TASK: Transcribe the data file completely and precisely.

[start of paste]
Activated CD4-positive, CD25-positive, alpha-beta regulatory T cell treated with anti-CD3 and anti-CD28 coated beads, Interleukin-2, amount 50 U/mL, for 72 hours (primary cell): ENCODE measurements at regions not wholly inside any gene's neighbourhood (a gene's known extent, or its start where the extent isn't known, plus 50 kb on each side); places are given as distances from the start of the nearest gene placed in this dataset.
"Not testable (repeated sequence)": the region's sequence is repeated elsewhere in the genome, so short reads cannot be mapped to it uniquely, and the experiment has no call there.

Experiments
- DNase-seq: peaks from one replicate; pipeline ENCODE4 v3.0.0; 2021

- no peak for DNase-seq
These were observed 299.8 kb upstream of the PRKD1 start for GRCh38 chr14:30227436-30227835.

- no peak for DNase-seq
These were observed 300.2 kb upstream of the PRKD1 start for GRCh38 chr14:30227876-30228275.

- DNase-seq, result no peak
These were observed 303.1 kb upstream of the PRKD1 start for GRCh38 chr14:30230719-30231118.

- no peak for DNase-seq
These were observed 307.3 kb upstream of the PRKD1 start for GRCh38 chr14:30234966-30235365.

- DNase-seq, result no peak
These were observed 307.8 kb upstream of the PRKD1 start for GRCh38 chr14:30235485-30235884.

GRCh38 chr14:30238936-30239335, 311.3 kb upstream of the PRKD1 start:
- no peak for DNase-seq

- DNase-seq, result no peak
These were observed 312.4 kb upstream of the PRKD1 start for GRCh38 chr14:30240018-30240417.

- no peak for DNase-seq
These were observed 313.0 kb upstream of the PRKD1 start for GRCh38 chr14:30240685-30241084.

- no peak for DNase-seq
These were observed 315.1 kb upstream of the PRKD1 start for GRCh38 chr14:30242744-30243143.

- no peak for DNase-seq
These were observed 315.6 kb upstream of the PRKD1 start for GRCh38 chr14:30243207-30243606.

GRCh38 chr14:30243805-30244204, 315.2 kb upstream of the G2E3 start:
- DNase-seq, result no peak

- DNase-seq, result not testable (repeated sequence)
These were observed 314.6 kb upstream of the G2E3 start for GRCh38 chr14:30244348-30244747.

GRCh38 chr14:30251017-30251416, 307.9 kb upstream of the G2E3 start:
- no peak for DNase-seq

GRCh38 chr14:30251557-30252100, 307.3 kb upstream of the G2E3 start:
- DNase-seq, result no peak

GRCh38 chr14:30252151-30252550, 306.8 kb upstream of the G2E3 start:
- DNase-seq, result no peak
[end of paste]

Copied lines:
Activated CD4-positive, CD25-positive, alpha-beta regulatory T cell treated with anti-CD3 and anti-CD28 coated beads, Interleukin-2, amount 50 U/mL, for 72 hours (primary cell): ENCODE measurements at regions not wholly inside any gene's neighbourhood (a gene's known extent, or its start where the extent isn't known, plus 50 kb on each side); places are given as distances from the start of the nearest gene placed in this dataset.
"Not testable (repeated sequence)": the region's sequence is repeated elsewhere in the genome, so short reads cannot be mapped to it uniquely, and the experiment has no call there.

Experiments
- DNase-seq: peaks from one replicate; pipeline ENCODE4 v3.0.0; 2021

- no peak for DNase-seq
These were observed 299.8 kb upstream of the PRKD1 start for GRCh38 chr14:30227436-30227835.

- no peak for DNase-seq
These were observed 300.2 kb upstream of the PRKD1 start for GRCh38 chr14:30227876-30228275.

- DNase-seq, result no peak
These were observed 303.1 kb upstream of the PRKD1 start for GRCh38 chr14:30230719-30231118.

- no peak for DNase-seq
These were observed 307.3 kb upstream of the PRKD1 start for GRCh38 chr14:30234966-30235365.

- DNase-seq, result no peak
These were observed 307.8 kb upstream of the PRKD1 start for GRCh38 chr14:30235485-30235884.

GRCh38 chr14:30238936-30239335, 311.3 kb upstream of the PRKD1 start:
- no peak for DNase-seq

- DNase-seq, result no peak
These were observed 312.4 kb upstream of the PRKD1 start for GRCh38 chr14:30240018-30240417.

- no peak for DNase-seq
These were observed 313.0 kb upstream of the PRKD1 start for GRCh38 chr14:30240685-30241084.

- no peak for DNase-seq
These were observed 315.1 kb upstream of the PRKD1 start for GRCh38 chr14:30242744-30243143.

- no peak for DNase-seq
These were observed 315.6 kb upstream of the PRKD1 start for GRCh38 chr14:30243207-30243606.

GRCh38 chr14:30243805-30244204, 315.2 kb upstream of the G2E3 start:
- DNase-seq, result no peak

- DNase-seq, result not testable (repeated sequence)
These were observed 314.6 kb upstream of the G2E3 start for GRCh38 chr14:30244348-30244747.

GRCh38 chr14:30251017-30251416, 307.9 kb upstream of the G2E3 start:
- no peak for DNase-seq

GRCh38 chr14:30251557-30252100, 307.3 kb upstream of the G2E3 start:
- DNase-seq, result no peak

GRCh38 chr14:30252151-30252550, 306.8 kb upstream of the G2E3 start:
- DNase-seq, result no peak